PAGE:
Hybrid Lilac, Canadian Lilac 'Lavender Lady'

Syringa vulgaris

Family: Oleaceae (oh-lee-AY-see-ee) (Info)
Genus: Syringa (si-RING-gah) (Info)
Species: vulgaris (vul-GAIR-iss) (Info)
Cultivar: Lavender Lady
Additional cultivar information:(PP1238, Descano hybrid)
Hybridized by Lammerts
Registered or introduced: 1952
Synonym:Syringa x hyacinthiflora




Foliage Color:

Unknown - Tell us

Bloom Characteristics:

Flowers are fragrant

Water Requirements:

Average Water Needs; Water regularly; do not overwater

Where to Grow:

Unknown - Tell us


12-15 ft. (3.6-4.7 m)


10-12 ft. (3-3.6 m)


USDA Zone 3a: to -39.9 C (-40 F)

USDA Zone 3b: to -37.2 C (-35 F)

USDA Zone 4a: to -34.4 C (-30 F)

USDA Zone 4b: to -31.6 C (-25 F)

USDA Zone 5a: to -28.8 C (-20 F)

USDA Zone 5b: to -26.1 C (-15 F)

USDA Zone 6a: to -23.3 C (-10 F)

USDA Zone 6b: to -20.5 C (-5 F)

USDA Zone 7a: to -17.7 C (0 F)

USDA Zone 7b: to -14.9 C (5 F)

USDA Zone 8a: to -12.2 C (10 F)

USDA Zone 8b: to -9.4 C (15 F)

USDA Zone 9a: to -6.6 C (20 F)

USDA Zone 9b: to -3.8 C (25 F)

USDA Zone 10a: to -1.1 C (30 F)

USDA Zone 10b: to 1.7 C (35 F)

USDA Zone 11: above 4.5 C (40 F)

Sun Exposure:

Full Sun

Sun to Partial Shade



Bloom Color:


Bloom Time:

Late Spring/Early Summer



Other details:

Unknown - Tell us

Soil pH requirements:

6.1 to 6.5 (mildly acidic)

6.6 to 7.5 (neutral)

7.6 to 7.8 (mildly alkaline)

Patent Information:

Patent expired

Propagation Methods:

By dividing the rootball

From seed; stratify if sowing indoors

Seed Collecting:

N/A: plant does not set seed, flowers are sterile, or plants will not come true from seed


This plant has been said to grow in the following regions:

Moreno Valley, California

Newbury Park, California

Palmdale, California

Santa Clara, California

Ijamsville, Maryland

Mackinac Island, Michigan

Wyoming, Michigan

show all

Gardeners' Notes:


On Mar 28, 2015, coriaceous from ROSLINDALE, MA wrote:

Common/French and Hyacinthiflora lilacs require substantial winter dormancy and do not bloom reliably south of Z6.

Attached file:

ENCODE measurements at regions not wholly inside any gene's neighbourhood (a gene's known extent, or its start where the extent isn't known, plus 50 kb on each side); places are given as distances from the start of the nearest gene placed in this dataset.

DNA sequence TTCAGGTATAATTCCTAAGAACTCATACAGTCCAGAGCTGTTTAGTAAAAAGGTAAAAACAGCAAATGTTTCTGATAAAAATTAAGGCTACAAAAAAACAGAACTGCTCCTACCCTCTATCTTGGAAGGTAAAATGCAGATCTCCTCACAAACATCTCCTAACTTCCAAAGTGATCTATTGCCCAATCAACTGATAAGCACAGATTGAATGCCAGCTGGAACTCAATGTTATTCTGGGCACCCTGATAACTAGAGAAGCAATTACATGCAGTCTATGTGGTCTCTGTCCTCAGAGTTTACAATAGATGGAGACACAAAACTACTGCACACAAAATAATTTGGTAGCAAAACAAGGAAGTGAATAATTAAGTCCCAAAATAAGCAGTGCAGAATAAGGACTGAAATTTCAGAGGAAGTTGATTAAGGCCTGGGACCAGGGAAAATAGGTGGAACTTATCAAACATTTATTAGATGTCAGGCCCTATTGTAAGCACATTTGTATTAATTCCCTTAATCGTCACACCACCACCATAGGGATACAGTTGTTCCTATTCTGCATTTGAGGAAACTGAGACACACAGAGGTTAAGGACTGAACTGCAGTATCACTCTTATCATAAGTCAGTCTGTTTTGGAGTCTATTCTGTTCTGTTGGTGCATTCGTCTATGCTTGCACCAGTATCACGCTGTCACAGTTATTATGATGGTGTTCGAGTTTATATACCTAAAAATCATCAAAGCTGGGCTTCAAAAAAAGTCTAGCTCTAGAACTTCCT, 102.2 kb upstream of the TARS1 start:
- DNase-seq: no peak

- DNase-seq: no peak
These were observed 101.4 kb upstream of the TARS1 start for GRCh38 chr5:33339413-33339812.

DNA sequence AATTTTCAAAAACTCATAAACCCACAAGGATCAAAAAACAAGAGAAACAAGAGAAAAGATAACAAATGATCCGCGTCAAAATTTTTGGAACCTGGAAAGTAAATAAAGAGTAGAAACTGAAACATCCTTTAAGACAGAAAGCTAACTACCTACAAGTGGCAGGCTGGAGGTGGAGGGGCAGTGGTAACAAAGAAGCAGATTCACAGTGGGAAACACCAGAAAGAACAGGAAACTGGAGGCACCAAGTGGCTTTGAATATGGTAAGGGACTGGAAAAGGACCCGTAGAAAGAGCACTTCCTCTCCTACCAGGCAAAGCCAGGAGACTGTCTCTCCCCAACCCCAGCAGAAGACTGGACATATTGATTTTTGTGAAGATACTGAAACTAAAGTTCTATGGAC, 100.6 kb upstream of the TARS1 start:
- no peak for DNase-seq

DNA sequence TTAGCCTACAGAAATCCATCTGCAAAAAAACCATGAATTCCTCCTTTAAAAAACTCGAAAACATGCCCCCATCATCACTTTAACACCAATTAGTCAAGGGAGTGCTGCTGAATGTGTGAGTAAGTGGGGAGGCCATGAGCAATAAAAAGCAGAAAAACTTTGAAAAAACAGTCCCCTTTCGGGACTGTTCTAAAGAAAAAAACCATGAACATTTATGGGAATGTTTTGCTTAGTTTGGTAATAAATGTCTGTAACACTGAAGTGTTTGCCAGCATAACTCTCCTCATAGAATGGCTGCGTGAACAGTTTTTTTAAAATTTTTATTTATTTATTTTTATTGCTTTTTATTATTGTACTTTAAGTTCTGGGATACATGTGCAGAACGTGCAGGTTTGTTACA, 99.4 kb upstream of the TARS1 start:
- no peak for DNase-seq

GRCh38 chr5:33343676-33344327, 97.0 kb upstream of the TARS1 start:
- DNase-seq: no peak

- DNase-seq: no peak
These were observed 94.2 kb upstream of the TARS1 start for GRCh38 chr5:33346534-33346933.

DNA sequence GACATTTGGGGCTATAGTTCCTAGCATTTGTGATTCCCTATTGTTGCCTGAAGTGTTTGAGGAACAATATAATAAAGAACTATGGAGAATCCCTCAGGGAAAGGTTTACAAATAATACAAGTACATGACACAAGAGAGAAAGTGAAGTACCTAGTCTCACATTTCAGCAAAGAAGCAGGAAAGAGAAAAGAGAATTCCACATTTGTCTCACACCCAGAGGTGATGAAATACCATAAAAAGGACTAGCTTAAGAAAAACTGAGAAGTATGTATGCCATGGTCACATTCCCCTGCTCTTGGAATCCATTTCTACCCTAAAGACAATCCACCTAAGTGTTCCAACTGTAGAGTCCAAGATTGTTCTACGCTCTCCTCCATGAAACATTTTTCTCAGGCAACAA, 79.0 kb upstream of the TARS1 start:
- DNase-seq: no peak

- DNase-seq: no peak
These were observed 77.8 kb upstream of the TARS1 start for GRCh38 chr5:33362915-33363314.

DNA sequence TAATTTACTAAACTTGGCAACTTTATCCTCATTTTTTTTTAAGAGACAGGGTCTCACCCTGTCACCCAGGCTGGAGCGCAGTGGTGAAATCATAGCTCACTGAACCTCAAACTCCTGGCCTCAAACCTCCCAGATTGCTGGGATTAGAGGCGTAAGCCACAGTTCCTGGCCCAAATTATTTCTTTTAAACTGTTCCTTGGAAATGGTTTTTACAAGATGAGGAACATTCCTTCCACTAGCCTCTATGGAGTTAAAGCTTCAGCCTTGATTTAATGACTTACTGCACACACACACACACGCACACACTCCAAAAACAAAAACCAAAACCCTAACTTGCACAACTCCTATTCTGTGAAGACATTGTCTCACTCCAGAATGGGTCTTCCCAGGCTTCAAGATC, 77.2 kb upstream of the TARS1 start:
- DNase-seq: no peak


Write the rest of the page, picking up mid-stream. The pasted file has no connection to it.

'Lavender Lady' was hybridized by Water Lammerts at Descanso Gardens in La Canada Flintridge, CA, Z10a, and is recommended for planting in southern CA. It would also be worth testing in Z8 and Z9 in the southeastern US.

However, Dirr says it's a hybrid S. vulgaris x S. laciniata. It won't have the traditional common lilac fragrance.


On Jan 31, 2014, EverCurious from Palmdale, CA wrote:

I planted 2 of these in our yard in autumn 2012. Almost immediately after planting they lost all of their leaves and went dormant, I thought they died but decided to wait and see if they'd bounce back in spring. I'm glad I did! They leafed out in March and bloomed in April. The blooms were beautiful though not incredibly fragrant, one was a light lavender with a lot of blooms, the other ended up more of a royal purple with smaller clusters. Shortly after that we had an early heatwave, unfortunately the foliage was still tender so it burned pretty badly, we lost almost all of the leaves. Again I thought it was a goner. Then it started to recover and, I couldn't believe it, it bloomed again! I've never heard of these being repeat bloomers, I don't know if it was just a freak occurrence or if... read more


On Jun 24, 2012, cebearden from Gulfport, MS (Zone 8b) wrote:

Does anyone know if this plant will take the heat and humidity of the deep south...as in Mississippi? We certainly qualify for the low chill of winter but I need to know if it has the chutzpah to thrive in our hot/humid summers. Feedback welcome!!


On Oct 25, 2009, Joan from Belfield, ND (Zone 4a) wrote:

Editor's Note

Plant Patent number 1238 has expired


On Dec 9, 2003, Clare_CA from Ventura,
United States (Zone 10b) wrote:

Last year, I purchased several bareroot California Lilacs, called Descanso Hybrids. The colors that are available here are "Angel White," "California Rose," and "Lavender Lady." These hybrids were developed specifically to grow in the warm climate of Southern California and do not need the winter chill that most lilacs require in order to flower. They are featured at the Decanso Gardens in La Caada, CA.

They also grow certain French lilacs which bloom well in warm climates. It's my understanding that one can induce dormancy in warm winter climates by withholding water for a short period in the winter, and when the lilacs come out of dormancy, they will be better able to produce blooms. Lilacs can take 3-5 years to reach the flowering stage.